Boeing’s 30,000-pound bunker-buster bomb improved, Pentagon says
Efforts to improve the performance of the U.S. military’s heaviest “bunker-buster” bomb have succeeded, according to the Pentagon’s testing chief.
WASHINGTON — Efforts to improve the performance of the U.S. military’s heaviest “bunker-buster” bomb have succeeded, according to the Pentagon’s testing chief.
Tests of the 30,000-pound Massive Ordnance Penetrator made by Boeing demonstrated the redesigned weapon “is capable of effectively prosecuting selected hardened, deeply buried targets,” Michael Gilmore, the Pentagon’s director of operational testing, said in a report to Congress.
Pentagon officials have said the 30,000-pound (13,600- kilogram) bomb could be used if the United States decides to attack Iran’s nuclear program, with its deeply buried and hardened Fordo uranium enrichment facility that holds a stockpile of enriched uranium.
While Gilmore didn’t mention any specific uses for the bomb, he said it is intended to hit targets “requiring significant penetration” that are located in “well-protected facilities.”
The testing assessment is the first public discussion of the bomb’s capabilities since early last year, when the Pentagon disclosed a need to improve it.
Testing of modifications involved five bomb drops from B-2 stealth bombers at White Sands Missile Range in New Mexico from June to October and two ground tests, according to Gilmore’s annual report on Pentagon testing, which he sent to Congress on Jan. 11.
The bomb is six times bigger than the 5,000-pound bunker-buster that the U.S. Air Force and the Israeli Air Force have in their arsenals to attack deeply buried nuclear, biological or chemical sites.
Israel has said it may launch an attack on its own, raising questions about whether it could effectively halt Iran’s nuclear program unless the U.S. joined in with the bigger bomb.
Iran, which is under pressure from economic sanctions imposed by the U.S. and the European Union, has said its nuclear program is for civilian purposes.
U.S. Air Force Lt. Gen. Herbert Carlisle cited the 30,000-pound bomb at an industry conference in March as among U.S. capabilities in a potential attack on Iran.
The bomb made by Boeing has “great capability and we are continuing to make it better,” he said. “It is part of our arsenal if it is needed in that kind of scenario.”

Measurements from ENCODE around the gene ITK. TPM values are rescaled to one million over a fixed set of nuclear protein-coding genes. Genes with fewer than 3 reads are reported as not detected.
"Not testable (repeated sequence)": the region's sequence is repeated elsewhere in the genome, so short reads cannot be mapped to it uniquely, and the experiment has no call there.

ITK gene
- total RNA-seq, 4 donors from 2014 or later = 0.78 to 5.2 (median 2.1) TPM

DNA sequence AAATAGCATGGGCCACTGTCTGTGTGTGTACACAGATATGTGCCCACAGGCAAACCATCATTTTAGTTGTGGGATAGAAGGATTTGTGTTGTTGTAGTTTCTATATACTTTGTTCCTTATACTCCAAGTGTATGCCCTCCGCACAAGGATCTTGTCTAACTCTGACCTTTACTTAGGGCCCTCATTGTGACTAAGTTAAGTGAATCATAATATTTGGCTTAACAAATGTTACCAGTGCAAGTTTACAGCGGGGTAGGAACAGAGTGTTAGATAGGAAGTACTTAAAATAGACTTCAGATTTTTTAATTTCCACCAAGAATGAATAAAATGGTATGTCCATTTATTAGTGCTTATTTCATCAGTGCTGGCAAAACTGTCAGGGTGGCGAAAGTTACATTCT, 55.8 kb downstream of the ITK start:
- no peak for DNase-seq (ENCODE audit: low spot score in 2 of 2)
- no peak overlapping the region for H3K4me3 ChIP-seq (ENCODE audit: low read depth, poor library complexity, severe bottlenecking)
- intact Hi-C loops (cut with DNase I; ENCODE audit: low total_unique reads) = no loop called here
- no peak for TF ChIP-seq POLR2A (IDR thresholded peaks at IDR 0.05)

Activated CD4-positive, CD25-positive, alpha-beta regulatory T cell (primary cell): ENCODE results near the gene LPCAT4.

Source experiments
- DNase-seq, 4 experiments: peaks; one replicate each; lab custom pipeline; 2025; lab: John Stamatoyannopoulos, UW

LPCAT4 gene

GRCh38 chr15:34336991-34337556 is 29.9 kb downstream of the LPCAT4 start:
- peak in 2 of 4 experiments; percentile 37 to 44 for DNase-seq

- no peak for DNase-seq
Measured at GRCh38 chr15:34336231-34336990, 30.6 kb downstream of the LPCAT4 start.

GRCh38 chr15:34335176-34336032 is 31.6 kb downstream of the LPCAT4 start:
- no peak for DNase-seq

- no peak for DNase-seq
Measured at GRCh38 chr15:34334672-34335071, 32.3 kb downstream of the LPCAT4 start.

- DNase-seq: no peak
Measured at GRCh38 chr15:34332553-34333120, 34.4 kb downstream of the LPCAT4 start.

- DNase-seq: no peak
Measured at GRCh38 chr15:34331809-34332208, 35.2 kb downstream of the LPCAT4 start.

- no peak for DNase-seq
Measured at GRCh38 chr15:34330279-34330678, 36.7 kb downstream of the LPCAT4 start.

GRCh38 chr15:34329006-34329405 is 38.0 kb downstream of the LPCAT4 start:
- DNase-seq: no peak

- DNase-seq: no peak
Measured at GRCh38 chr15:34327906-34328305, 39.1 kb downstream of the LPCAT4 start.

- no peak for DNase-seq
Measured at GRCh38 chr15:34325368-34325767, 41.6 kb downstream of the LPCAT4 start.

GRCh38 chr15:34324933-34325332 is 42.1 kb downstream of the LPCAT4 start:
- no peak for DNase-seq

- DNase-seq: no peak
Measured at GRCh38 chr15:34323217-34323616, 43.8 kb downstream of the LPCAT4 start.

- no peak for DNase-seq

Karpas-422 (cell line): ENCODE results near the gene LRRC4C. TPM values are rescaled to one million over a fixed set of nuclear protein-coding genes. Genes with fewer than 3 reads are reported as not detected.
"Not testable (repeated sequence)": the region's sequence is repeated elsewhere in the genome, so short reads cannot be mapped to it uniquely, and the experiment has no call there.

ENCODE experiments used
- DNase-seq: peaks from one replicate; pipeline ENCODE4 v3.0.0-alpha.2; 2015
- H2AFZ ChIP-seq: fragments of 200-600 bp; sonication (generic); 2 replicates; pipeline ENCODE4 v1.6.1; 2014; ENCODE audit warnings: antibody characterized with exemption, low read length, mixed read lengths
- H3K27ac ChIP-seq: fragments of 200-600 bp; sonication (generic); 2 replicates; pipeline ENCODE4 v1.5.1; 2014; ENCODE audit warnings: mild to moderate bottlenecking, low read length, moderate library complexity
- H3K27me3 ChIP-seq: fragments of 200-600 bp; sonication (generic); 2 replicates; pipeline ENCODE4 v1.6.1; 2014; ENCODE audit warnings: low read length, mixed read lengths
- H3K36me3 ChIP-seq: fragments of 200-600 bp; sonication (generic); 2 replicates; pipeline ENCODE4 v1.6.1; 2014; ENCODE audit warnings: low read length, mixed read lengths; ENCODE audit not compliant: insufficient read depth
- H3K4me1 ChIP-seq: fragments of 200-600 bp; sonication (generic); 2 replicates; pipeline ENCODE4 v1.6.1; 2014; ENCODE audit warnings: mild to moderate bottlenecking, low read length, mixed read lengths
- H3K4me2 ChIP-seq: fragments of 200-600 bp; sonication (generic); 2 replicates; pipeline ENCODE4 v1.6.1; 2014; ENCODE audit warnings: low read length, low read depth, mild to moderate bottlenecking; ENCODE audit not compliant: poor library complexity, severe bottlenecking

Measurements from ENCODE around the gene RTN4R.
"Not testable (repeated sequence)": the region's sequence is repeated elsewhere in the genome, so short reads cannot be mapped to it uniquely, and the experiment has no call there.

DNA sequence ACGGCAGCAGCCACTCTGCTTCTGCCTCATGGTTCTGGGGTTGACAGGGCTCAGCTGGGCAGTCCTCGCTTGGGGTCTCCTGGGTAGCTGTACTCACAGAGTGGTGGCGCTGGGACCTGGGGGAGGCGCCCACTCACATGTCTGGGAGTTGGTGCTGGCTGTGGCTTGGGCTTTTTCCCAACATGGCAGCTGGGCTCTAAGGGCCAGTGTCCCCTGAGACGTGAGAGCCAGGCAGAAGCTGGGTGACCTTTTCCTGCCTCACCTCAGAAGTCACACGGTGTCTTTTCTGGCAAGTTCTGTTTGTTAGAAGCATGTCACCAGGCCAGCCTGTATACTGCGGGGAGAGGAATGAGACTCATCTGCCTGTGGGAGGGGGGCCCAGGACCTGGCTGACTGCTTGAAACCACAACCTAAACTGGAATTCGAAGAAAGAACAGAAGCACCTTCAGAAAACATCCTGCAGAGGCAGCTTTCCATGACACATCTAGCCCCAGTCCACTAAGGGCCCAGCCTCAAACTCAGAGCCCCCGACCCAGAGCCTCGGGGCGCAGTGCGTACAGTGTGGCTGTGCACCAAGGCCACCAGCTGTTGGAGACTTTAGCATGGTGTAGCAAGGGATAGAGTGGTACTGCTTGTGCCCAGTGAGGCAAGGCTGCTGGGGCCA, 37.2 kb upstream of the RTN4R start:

The move to improve the bomb was made shortly after the Air Force took the first delivery in September 2011. The action may have been a response to Iran’s announcement on Jan. 9, 2012, that it would begin uranium enrichment at the Fordo facility near Qom that’s tunneled into mountains, said Kenneth Katzman, a Middle East military analyst for the nonpartisan Congressional Research Service in Washington.
“This is a very hard target, and the international community believes that if Iran were to attempt a nuclear breakout, it would be conducted at this site,” Katzman said last year.
The Pentagon won congressional approval in February 2012 to shift $81.6 million in funds to improve the bunker-buster.
The Pentagon request to upgrade the bomb was submitted 11 days after the International Atomic Energy Agency confirmed the enrichment activity. The location at Qom is 90 meters (295 feet) under rock, according to David Albright, founder and president of the Institute for Science and International Security in Washington.
Northrop Grumman’s B-2 stealth bomber is the only aircraft capable of carrying the weapon.
Pentagon Comptroller Robert Hale said in a Jan. 20, 2012, request to Congress that the money was needed to “fix issues identified in testing, including tail-fin modifications and integrating a second fuse, enhance weapon capabilities, build test targets and conduct live weapon testing. The request funds the immediate requirement to support the desired upgrade schedule.”
The 20.5-footlong bomb carries more than 5,300 pounds of explosives and is guided by Global Positioning System satellites, according to a description on the website of the Pentagon’s Defense Threat Reduction Agency.
The bomb has a hardened-steel casing and can reach targets as far as 200 feet underground before exploding, according to a December 2007 statement by the Air Force News Service.